bu·​col·​ic | \byü-ˈkä-lik \

Definition of bucolic 

1 : of or relating to shepherds or herdsmen : pastoral

2a : relating to or typical of rural life

b : idyllic

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Other Words from bucolic

bucolically \ -​li-​k(ə-​)lē \ adverb

Synonyms & Antonyms for bucolic


country, pastoral, rural, rustic (also rustical)



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The Origin of Bucolic Is "Utterly" Quaint

We get bucolic from the Latin word bucolicus, which is ultimately from the Greek word boukolos, meaning "cowherd." When bucolic was first used in English in the early 17th century, it meant "pastoral" in a narrow sense - that is, it referred to things related to shepherds or herdsmen and in particular to pastoral poetry. Later in the 19th century, it was applied more broadly to things rural or rustic. Bucolic has also been occasionally used as a noun meaning "a pastoral poem" or "a bucolic person."

Examples of bucolic in a Sentence

Pine Ridge …  . Its generic blandness and vaguely bucolic quality anticipated similar names—the Oak Parks and River Groves and Lake Forests and Chestnut Hills … — Ian Frazier, On the Rez, 2000 … the massive population growth has transformed a collection of bucolic villages and mill towns into a chain of strip-mall suburbs. — Jonathan Cohn, New Republic, 7 Feb. 2000 … Intel gives its generations of microprocessors such bucolic code names as Deschutes, Tillamook, and Katmai but then rolls them out with names that rival those of popes and medieval heads of state: Pentium the III, Celeron the Meek, and Xeon the Magnificent. — Jake Kirchner, PC Magazine, 25 May 1999 … the North Shore commuter train scuds through bucolic landscape for a while, the rocks and trees permitting glimpses of Appleton Farms … — John Updike, New England Monthly, October 1989 a bucolic region where farms are still common
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Recent Examples on the Web

And so in this bucolic setting, the self-driving revolution seems far off. Tamara Warren, The Verge, "Monterey Car Week is where the past and future of automobiles collide," 29 Aug. 2018 On its face, this gives us time to pause and look around and enjoy the scenery: the bucolic locations, the flawless acting, the gorgeous imagery. Aja Romano, Vox, "In Sharp Objects, secrets are the sharpest weapons of all," 30 July 2018 Outside the window though, there's no rooster crowing or sun creeping over a bucolic field: Sonia lives in a two-bedroom apartment in downtown Cedar Rapids, Iowa. Tracy Saelinger, Woman's Day, "Gardening Led This Veteran to a New Life of Hope and Healing," 13 July 2018 Image Stretching across 800 square miles of bucolic hills, Britain’s Cotswolds region includes countless charming villages in five counties that personify the enduring appeal of the English countryside. New York Times, "36 Hours in the Cotswolds," 17 May 2018 The wheels had been aging in a nondescript warehouse here amid a bucolic setting of rolling green hills, vineyards and hilltop castles. Eric Sylvers, WSJ, "Someone Is Stealing Italy’s Most Precious Cheese," 22 June 2018 In Kaysersberg, which has flourished from tourists who flock here for the restaurants and hotels, and for the bucolic landscapes nearby, residents expressed puzzlement at Mr. Bourdain’s death. New York Times, "Sorrow and Questions in a French Village After Anthony Bourdain’s Suicide," 9 June 2018 Location: West Tisbury, Massachusetts Price: $2,250,000 ’Tis the season for Martha’s Vineyard, the bucolic Massachusetts island retreat with beautiful small towns, beaches, and farmland. Jenny Xie, Curbed, "Restored 1756 Martha’s Vineyard farmhouse asks $2.25M," 10 July 2018 Although the main industry is a prison, this seemingly bucolic place attracts enough moneyed weekenders to support a poets’ colony and some serious real-estate investors. Marilyn Stasio, New York Times, "Hate Thy Neighbor. Or Maybe Just Kill Him.," 6 July 2018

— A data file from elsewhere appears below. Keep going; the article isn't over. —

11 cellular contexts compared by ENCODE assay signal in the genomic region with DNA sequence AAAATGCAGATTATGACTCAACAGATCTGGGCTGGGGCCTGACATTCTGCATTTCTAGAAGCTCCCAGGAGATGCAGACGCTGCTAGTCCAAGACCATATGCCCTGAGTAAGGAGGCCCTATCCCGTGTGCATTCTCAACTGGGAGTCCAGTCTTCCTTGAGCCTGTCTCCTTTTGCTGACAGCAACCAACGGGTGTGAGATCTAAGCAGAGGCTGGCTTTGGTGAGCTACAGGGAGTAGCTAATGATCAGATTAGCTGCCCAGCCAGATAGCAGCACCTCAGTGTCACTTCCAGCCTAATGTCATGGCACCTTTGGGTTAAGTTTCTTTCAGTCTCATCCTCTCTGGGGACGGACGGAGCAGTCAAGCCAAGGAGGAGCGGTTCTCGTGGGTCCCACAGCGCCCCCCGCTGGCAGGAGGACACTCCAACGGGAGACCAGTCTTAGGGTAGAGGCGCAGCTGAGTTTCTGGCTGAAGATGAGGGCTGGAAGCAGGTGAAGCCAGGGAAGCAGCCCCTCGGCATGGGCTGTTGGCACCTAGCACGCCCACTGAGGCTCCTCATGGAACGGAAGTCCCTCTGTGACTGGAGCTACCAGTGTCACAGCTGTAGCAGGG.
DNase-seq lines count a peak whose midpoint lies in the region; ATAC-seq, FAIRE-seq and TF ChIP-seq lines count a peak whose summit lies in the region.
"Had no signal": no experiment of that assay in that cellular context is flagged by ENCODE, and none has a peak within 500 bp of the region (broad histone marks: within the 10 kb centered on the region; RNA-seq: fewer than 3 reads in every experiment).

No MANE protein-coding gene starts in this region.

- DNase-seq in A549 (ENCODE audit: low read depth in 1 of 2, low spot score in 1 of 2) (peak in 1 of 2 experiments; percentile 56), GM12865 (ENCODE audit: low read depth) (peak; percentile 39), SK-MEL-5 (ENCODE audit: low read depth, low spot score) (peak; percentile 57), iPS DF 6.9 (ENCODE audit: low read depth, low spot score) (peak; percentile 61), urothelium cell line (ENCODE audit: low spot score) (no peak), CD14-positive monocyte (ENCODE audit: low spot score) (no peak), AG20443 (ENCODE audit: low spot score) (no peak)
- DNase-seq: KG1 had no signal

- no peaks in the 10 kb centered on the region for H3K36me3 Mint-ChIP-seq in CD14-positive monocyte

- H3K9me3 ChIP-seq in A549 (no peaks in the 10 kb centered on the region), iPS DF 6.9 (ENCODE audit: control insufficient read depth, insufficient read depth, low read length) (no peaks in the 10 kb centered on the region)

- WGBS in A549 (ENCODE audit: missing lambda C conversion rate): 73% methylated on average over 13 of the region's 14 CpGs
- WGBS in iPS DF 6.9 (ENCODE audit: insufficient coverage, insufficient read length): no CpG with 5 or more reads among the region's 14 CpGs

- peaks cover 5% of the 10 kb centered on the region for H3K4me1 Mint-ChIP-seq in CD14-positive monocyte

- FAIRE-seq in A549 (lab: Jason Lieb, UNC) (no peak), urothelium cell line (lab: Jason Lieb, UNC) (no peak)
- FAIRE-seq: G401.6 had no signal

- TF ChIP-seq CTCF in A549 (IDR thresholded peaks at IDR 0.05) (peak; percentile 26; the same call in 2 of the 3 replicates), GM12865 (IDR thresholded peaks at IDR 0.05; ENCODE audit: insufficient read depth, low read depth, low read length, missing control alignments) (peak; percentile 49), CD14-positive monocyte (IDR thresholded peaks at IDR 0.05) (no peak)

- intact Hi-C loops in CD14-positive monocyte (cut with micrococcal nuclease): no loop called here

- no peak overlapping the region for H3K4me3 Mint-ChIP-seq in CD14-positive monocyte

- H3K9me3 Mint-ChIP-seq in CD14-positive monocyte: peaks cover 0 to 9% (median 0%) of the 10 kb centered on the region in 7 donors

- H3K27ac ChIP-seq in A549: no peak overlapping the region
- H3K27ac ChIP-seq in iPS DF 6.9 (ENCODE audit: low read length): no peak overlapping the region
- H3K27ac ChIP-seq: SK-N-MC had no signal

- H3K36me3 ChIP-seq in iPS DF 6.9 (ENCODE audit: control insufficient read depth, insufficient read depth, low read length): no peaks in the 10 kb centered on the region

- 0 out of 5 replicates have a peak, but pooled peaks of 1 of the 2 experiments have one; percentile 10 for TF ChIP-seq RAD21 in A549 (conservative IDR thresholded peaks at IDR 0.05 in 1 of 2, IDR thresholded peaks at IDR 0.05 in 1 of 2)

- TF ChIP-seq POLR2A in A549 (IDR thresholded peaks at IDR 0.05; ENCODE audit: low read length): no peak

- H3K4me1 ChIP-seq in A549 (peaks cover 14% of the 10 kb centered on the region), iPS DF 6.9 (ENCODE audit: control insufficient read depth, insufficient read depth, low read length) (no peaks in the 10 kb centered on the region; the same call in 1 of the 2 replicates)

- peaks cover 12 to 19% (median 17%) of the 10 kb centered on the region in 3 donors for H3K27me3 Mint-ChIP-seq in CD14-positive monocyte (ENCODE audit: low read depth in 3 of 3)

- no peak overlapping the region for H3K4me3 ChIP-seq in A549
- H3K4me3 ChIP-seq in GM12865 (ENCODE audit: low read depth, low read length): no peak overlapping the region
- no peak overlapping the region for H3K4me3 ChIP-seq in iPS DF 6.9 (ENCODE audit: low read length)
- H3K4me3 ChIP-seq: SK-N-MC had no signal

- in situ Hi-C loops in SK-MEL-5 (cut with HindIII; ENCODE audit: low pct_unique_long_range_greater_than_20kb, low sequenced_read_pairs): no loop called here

These example sentences are selected automatically from various online news sources to reflect current usage of the word 'bucolic.' Views expressed in the examples do not represent the opinion of Merriam-Webster or its editors. Send us feedback.

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First Known Use of bucolic

circa 1609, in the meaning defined at sense 1

History and Etymology for bucolic

Latin bucolicus, from Greek boukolikos, from boukolos cowherd, from bous head of cattle + -kolos (akin to Latin colere to cultivate) — more at cow, wheel

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Statistics for bucolic

Last Updated

17 Nov 2018

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Time Traveler for bucolic

The first known use of bucolic was circa 1609

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English Language Learners Definition of bucolic

: of or relating to the country or country life

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